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Is inhaled ammonia neurotoxic?

Kaye H. Kilburn (University of Southern California, Los Angeles, California, USA)

Environmental Management and Health

ISSN: 0956-6163

Article publication date: 1 August 2000



Describes how a large ammonia release exposed about 150 nearby residents to this irritating gas and sent seven to hospital emergency rooms. Six weeks later the 41 most symptomatic people completed questionnaires and had physical examinations. The 12 most impaired had subsequent neurobehavioral testing to see if exogenous ammonia was toxic to the brain as is endogenous ammonia in hepatic coma. Spirometry was used to test pulmonary function. Frequencies of 35 symptoms were obtained by questionnaire, as were medical, respiratory and neuropsychiatric histories and data on previous chemical exposures. Comparisons were made with unexposed subjects after adjusting for age, sex, educational level and other determining factors. The exposed group’s mean values were significantly abnormal for simple and choice reaction, balance with eyes open, color discrimination, visual field performance in both eyes and hearing. Also abnormal were cognitive performance on Culture Fair, digit symbol, vocabulary and delayed but not immediate verbal recall. Making trails A and B was slow and fingertip number writing had excessive errors. Spirometric measurements were normal. Confounding features and biases were minimal. Exposure to ammonia, for a few minutes to several hours, was associated with neurobehavioral impairment measured after 22 months. Thus inhaled ammonia shares the toxicity of endogenous ammonia. Effects were persistent and are probably permanent.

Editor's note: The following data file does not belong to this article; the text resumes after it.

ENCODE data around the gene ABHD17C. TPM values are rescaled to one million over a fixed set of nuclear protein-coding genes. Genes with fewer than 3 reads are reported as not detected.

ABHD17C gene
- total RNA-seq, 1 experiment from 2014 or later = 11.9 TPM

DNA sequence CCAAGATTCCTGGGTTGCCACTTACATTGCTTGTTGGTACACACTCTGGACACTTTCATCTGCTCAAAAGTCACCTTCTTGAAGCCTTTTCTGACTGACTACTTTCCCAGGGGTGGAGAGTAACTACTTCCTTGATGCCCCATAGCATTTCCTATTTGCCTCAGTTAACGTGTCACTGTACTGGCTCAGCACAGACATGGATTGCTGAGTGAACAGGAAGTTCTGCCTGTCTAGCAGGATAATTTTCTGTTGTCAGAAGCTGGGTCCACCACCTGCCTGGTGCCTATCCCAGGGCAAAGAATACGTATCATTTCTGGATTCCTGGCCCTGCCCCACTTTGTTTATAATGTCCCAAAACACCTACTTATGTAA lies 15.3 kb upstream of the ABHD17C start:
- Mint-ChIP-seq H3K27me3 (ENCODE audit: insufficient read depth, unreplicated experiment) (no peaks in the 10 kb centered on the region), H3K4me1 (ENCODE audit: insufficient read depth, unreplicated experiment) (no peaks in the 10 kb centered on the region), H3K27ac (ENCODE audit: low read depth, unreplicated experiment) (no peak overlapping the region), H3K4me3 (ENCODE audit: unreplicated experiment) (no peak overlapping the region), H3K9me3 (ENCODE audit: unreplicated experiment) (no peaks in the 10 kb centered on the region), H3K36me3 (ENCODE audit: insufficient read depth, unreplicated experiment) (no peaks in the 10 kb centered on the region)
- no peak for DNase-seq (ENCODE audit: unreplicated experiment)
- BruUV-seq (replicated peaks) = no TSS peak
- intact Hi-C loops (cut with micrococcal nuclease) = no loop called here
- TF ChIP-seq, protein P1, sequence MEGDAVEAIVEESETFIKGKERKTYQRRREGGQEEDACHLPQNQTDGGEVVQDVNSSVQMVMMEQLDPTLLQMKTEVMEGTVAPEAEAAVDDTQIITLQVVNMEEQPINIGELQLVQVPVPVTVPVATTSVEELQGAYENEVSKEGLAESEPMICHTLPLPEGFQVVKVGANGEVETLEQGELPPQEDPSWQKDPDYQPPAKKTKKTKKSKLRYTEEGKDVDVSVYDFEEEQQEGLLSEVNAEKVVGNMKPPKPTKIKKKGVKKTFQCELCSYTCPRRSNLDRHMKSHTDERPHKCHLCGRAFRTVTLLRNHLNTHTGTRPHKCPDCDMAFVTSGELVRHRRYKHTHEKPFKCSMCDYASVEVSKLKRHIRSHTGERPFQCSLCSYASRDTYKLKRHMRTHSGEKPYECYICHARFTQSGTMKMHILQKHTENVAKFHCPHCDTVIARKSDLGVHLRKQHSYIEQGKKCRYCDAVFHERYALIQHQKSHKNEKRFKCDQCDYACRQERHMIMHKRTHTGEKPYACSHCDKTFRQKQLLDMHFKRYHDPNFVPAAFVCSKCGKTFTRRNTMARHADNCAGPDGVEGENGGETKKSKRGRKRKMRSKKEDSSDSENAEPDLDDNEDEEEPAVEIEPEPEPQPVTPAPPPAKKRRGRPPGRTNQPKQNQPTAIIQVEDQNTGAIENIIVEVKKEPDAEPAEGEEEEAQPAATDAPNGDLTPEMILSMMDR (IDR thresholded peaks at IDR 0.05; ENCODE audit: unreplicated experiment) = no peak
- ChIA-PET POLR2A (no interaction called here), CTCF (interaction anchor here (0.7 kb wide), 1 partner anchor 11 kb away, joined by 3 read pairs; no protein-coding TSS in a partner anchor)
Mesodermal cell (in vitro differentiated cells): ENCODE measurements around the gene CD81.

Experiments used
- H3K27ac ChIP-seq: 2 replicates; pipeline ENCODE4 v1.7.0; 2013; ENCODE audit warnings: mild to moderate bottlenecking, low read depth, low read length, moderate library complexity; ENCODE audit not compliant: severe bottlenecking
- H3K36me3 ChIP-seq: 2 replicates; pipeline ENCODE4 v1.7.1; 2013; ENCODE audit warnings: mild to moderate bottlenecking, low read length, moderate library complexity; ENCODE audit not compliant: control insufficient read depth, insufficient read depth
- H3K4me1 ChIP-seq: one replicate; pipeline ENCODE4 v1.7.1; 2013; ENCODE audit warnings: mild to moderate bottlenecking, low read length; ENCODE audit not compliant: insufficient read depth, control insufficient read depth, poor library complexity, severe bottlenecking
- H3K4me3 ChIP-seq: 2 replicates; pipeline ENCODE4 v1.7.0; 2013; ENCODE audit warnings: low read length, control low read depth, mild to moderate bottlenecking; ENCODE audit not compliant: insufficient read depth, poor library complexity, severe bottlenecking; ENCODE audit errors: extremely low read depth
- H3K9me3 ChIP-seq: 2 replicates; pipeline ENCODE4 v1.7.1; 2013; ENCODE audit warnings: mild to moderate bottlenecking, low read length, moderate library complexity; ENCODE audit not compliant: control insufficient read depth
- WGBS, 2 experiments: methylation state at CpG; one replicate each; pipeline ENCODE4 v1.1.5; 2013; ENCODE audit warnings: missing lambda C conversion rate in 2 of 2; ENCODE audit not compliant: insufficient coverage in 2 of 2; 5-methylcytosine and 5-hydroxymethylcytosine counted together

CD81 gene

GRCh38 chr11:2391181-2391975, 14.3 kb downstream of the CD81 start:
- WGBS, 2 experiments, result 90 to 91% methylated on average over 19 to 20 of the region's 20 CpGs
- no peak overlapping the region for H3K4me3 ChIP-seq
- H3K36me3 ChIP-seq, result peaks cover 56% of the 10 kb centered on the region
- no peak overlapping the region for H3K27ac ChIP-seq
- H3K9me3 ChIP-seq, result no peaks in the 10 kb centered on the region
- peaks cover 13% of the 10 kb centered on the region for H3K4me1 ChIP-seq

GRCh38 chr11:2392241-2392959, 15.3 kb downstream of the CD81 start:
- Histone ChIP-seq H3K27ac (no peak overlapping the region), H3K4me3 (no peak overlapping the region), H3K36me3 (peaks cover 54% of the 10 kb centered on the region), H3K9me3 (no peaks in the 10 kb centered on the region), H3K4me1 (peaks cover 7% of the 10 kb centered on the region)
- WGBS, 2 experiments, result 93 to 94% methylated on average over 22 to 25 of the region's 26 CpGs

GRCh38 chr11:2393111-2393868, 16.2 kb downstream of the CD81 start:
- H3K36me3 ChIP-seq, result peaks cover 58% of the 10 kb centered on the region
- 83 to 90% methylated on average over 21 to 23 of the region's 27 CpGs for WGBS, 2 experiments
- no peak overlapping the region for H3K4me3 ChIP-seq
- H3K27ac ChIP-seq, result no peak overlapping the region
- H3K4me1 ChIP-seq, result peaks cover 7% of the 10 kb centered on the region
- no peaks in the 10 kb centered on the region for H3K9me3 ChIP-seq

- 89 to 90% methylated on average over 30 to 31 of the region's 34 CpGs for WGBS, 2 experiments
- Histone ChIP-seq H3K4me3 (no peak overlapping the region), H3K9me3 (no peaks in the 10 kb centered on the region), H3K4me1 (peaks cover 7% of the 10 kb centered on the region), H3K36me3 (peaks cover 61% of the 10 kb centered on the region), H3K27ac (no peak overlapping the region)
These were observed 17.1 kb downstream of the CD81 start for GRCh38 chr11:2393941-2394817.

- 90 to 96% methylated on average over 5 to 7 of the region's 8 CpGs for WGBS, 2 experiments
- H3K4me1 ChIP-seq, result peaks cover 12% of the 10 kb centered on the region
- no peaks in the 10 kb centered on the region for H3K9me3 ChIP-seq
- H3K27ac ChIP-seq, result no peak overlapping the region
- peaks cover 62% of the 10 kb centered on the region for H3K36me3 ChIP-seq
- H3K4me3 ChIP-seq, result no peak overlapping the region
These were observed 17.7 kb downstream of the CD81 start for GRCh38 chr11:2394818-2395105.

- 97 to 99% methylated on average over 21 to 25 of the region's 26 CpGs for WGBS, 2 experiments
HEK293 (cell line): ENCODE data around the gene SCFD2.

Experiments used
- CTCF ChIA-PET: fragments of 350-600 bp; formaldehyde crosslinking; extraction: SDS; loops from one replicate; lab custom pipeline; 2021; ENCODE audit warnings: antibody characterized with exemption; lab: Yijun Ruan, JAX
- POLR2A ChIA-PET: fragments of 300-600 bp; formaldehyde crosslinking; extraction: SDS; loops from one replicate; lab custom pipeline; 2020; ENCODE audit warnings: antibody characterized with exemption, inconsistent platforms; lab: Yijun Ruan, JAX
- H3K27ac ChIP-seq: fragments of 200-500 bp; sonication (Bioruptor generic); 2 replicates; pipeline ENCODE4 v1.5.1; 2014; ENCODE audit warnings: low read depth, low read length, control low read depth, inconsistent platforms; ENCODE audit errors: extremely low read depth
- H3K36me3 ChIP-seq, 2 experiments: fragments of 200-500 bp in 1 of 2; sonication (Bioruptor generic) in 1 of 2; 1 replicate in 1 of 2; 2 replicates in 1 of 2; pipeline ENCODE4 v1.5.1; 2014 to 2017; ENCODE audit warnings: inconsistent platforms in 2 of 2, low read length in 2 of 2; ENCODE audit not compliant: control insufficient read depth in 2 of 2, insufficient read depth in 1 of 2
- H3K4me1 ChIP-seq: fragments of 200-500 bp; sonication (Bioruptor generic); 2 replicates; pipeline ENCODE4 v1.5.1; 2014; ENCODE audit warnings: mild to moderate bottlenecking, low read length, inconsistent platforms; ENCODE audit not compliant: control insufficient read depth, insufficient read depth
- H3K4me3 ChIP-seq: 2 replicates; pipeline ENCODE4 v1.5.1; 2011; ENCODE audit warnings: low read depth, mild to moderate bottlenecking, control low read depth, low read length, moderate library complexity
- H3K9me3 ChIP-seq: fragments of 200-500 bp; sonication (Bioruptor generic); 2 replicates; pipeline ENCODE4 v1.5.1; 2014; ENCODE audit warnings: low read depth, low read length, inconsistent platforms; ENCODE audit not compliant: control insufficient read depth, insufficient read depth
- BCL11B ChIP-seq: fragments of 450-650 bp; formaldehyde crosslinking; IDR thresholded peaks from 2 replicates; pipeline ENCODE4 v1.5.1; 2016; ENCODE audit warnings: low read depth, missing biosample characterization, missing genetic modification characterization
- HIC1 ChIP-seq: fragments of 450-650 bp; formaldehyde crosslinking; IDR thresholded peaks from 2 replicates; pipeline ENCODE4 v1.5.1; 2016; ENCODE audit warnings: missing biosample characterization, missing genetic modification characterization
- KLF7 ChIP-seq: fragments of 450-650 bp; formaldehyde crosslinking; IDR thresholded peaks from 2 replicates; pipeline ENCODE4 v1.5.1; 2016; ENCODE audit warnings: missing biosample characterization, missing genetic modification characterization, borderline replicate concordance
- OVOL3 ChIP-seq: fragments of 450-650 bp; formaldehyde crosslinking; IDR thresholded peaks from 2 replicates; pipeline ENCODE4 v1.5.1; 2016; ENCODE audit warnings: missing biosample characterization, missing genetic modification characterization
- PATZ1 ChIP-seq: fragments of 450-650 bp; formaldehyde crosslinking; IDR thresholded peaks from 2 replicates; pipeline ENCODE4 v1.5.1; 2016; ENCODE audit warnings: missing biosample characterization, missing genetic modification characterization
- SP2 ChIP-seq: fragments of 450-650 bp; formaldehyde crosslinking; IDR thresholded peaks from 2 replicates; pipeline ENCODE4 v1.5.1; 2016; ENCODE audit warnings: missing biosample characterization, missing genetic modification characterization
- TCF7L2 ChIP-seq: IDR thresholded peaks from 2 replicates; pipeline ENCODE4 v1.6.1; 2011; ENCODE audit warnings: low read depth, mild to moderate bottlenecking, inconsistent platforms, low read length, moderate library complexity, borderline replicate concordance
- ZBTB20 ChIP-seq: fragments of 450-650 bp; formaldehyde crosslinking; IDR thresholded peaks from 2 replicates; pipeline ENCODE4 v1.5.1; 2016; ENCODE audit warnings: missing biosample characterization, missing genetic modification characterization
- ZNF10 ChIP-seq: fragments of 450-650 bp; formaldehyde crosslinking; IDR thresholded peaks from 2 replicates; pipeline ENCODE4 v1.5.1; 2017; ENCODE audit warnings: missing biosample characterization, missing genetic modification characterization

Kilburn, K.H. (2000), "Is inhaled ammonia neurotoxic?", Environmental Management and Health, Vol. 11 No. 3, pp. 239-250.




Copyright © 2000, MCB UP Limited

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